Swapna Chandamuri: My co-founder Swathi [Narra] and I were batting around a couple of business ideas and we kept coming back to this one because we fundamentally lived the problem. So we went to the customers to quantify the problem and what the market opportunity might be like. We conducted numerous market-research surveys and focus groups and we found that the opportunity was as big or bigger than we thought it was.

We have growth in demand due to the population growth of Indian Americans due to Indian-inspired fashions becoming more mainstream in the US, due to customers shopping more online. That's coupled with some pretty bad options and alternatives. The ones that people were using for shopping for Indian-inspired fashion are: 1) They can travel to India, which is really time-consuming, really expensive, and unfeasible in this day and age. 2) You can go to one of the big three markets in the US and shop in a brick and mortar store, but they have exceedingly limited selections, the prices are literally double, and if you don't live in one of those geographies, you're usually out of luck. 3) You rely on gifts from your aunt, your friend, or borrowing from your sister or your cousin, which is not really what the fashionista wants. They want their own point of view.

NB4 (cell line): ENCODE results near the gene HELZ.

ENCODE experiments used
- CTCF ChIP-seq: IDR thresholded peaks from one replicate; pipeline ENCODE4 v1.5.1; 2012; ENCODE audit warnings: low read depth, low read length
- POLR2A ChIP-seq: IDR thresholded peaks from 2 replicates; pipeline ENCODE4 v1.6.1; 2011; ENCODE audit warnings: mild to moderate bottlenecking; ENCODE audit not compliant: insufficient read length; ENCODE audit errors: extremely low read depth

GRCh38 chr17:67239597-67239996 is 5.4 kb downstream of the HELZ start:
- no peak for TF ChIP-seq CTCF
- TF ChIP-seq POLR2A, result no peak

We found that through our market research, the biggest problem areas for consumers were variety and they were wearing these outfits twice before discarding them. These outfits are not inexpensive. They're $500 or $700 on average. If you look at that at a cost-per-wear, that's really high. They wanted more variety at an accessible price point. We're really trying to get people access and options.